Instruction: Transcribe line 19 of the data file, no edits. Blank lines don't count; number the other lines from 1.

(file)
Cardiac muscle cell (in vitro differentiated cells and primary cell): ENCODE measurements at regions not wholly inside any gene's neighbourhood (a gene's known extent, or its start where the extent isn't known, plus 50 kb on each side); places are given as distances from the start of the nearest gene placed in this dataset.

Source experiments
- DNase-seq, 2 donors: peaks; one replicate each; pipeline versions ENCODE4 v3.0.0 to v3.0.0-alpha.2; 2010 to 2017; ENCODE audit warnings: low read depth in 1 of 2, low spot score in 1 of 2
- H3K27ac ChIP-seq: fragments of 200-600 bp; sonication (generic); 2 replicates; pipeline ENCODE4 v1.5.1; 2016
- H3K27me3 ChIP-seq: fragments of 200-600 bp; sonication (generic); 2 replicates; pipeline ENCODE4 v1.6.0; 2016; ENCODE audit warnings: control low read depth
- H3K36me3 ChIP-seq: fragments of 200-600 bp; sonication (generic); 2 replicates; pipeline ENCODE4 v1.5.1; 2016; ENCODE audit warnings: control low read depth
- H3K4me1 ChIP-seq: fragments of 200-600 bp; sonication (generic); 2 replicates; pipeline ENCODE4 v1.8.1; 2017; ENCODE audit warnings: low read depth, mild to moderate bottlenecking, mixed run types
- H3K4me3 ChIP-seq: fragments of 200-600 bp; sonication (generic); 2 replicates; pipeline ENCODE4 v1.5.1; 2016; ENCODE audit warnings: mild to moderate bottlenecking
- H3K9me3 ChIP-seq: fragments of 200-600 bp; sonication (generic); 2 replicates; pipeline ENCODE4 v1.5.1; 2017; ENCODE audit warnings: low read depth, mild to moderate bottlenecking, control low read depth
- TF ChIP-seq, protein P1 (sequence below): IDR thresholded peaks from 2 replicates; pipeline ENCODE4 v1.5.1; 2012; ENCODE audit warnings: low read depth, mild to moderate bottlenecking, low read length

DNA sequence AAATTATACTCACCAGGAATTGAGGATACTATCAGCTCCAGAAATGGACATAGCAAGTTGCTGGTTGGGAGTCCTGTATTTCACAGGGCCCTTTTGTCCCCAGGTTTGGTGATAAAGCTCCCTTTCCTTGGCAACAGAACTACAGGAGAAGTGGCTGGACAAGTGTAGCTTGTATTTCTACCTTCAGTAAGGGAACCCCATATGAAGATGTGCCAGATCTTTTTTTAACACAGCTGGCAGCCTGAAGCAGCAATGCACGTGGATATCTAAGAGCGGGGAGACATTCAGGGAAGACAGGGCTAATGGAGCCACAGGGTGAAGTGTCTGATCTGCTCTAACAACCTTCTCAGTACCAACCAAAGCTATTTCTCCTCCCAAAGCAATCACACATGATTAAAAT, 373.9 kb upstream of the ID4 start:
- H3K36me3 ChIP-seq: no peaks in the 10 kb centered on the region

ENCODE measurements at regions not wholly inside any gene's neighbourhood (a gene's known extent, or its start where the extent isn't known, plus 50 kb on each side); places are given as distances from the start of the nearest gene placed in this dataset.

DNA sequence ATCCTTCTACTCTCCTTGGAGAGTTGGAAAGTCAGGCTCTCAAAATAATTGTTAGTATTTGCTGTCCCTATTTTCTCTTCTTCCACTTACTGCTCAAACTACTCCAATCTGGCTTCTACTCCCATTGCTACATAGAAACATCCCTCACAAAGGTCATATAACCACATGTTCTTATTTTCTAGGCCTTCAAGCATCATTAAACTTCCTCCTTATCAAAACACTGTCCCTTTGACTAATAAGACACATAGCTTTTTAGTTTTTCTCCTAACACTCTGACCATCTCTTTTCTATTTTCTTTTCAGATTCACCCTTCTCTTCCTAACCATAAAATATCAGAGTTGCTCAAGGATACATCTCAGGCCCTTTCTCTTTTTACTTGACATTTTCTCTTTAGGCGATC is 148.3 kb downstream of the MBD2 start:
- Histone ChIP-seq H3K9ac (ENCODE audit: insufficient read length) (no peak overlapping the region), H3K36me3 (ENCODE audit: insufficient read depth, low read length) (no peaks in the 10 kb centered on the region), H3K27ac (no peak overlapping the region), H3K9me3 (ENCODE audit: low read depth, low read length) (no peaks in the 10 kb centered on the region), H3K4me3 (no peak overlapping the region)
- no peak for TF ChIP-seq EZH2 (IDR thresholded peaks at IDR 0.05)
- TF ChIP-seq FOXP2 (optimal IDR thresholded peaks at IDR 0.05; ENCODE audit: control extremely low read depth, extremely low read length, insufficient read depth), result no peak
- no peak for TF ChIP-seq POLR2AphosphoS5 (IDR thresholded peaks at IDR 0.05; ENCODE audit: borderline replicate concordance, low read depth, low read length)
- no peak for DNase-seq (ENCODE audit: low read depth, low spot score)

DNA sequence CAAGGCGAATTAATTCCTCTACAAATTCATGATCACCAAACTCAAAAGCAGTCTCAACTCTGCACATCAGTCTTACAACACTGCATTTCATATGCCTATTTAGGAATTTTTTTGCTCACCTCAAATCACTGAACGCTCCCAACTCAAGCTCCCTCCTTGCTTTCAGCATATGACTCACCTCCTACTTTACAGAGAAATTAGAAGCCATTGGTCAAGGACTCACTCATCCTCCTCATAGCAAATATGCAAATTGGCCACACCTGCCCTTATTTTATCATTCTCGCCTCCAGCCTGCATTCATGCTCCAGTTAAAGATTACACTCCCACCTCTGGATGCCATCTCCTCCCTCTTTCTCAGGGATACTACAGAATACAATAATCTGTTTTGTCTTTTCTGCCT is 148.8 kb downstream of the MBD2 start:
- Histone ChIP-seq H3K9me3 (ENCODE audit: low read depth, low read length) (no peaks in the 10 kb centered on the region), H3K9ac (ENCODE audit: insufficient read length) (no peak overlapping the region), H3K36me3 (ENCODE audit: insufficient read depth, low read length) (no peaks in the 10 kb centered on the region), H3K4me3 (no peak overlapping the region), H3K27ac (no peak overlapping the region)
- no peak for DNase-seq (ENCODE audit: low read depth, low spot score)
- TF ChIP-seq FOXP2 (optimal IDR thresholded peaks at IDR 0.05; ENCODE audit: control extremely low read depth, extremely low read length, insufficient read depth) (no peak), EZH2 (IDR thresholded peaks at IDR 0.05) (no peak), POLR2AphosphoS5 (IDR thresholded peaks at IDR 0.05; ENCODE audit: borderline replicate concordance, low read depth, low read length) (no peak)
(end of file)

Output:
- no peak for DNase-seq (ENCODE audit: low read depth, low spot score)